But unfortunately, there are other parts of the ocean that are not in such a good state. It’s just terrifying when you read some of the facts: We’re fishing out the ocean at a rate that will leave nothing for our children, and their children; we’re choking it with plastic and other pollution; the ocean is getting hotter and more acidic, and having all sorts of nasty knock-on effects such as coral bleaching. We still see mindless and cruel activities – such as the mass killing of sharks for soup or unnecessary bycatch because of reckless fishing methods.
Like millions of others, I really care about the ocean and can’t just sit back and watch it being destroyed. Having had the huge privilege of swimming with magnificent creatures, such as humpback whales, whale sharks, and even getting a painful kiss from a stingray (not something I recommend), I am in total awe of our underwater world. I am in a fortunate position that I can use my voice, my blog and social media to campaign for the issues that I really care about. My work as an Ocean Elder, and also the establishment of Ocean Unite, has immersed me deep into the murky depths of ocean policy.
I have even, almost, put on a suit (no tie though!) to meet with government leaders, to push for greater ocean conservation and to protect key species,as well as pushing for the creation of marine reserves to provide the space for ocean life to bounce back and flourish – not only in protected areas, but in the waters that surround them as well. And of course tackling climate change is huge part of our work with the B Team and Carbon War Room. Sometimes the problems seem too big for any of us to make a real difference, but I am a great believer that together, as a community, we can change the world.
So make some time for the ocean on this World Oceans Day – and then made every day afterwards a day for the ocean. There are lots of things happening and some amazing work is being done towards protecting the ocean. There’s a large international meeting that regulates trade in wildlife called CITES coming up at the end of September, where a number of proposals that could protect sharks and rays are up for discussion. Governments need to do the right thing and ensure that CITES adopts trade measures to protect these species before they disappear.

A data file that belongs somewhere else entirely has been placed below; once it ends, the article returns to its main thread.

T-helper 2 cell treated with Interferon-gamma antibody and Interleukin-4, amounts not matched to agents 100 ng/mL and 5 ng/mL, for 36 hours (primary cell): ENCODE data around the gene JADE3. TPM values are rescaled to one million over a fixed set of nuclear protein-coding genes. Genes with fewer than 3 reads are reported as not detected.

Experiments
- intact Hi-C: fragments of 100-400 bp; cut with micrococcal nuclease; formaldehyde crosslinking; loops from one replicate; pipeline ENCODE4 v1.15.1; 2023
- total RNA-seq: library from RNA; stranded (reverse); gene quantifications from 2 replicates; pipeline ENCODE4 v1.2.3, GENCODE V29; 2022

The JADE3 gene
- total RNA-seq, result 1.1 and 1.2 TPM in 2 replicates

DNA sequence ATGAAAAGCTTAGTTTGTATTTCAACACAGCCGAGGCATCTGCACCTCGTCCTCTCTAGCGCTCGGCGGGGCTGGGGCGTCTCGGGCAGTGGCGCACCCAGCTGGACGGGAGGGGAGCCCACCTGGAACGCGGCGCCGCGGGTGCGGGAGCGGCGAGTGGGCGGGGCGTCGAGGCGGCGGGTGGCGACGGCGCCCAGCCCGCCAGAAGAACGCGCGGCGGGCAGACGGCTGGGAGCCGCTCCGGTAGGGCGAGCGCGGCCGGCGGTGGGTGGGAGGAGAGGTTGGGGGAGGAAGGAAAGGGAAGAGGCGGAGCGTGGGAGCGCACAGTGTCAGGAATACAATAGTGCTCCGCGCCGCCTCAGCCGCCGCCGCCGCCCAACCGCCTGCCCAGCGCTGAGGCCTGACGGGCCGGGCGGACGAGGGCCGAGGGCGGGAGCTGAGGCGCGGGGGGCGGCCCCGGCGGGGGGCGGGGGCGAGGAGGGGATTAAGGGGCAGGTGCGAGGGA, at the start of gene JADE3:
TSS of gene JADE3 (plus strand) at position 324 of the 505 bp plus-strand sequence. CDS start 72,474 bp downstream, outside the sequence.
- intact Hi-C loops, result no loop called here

I’ve also been really excited by the announcements over the past year for large-scale marine reserves in Chile, the UK and Palau. But we need to do more. A new scientific study says we urgently need to scale-up action so that at least 30 per cent of the ocean is fully protected if we want to avoid large-scale problems and a sick ocean. This year I’m especially hoping that the Ross Sea – an almost pristine part of Antarctic waters – will finally get the protection it needs after years and years of discussion, evaluation and campaigning. You can dive in by going to oceanunite.org to see what action you can take to support the work of the many organisations working to protect marine life.
And talking about diving in, you may be wondering why I’m dressed as a mermaid in the photo. I love a challenge, so on September 27th, as part of the 2016 Virgin Strive Challenge, I’m going to swim from the southern tip of mainland Italy to the island of Sicily in the Mediterranean – which is about 3.3 kilometres. Today, I challenged my friend Adrian Grenier to join me so that together we can raise awareness for ocean issues: a September swim for our seas!
So, if this grand-dude can get himself swimming through strong currents and the occasional jellyfish (should be a doddle after swimming with sharks), I hope it will be an inspiration for others to dive in and do something bold for the ocean as well. Join us and make a splash too, take a photo or video and share it on Instagram or twitter with #MakeASplash. I am sure that the best #MakeASplash submissions will inspire us and we’ll be sure to share them to inspire others to conserve and protect ocean life.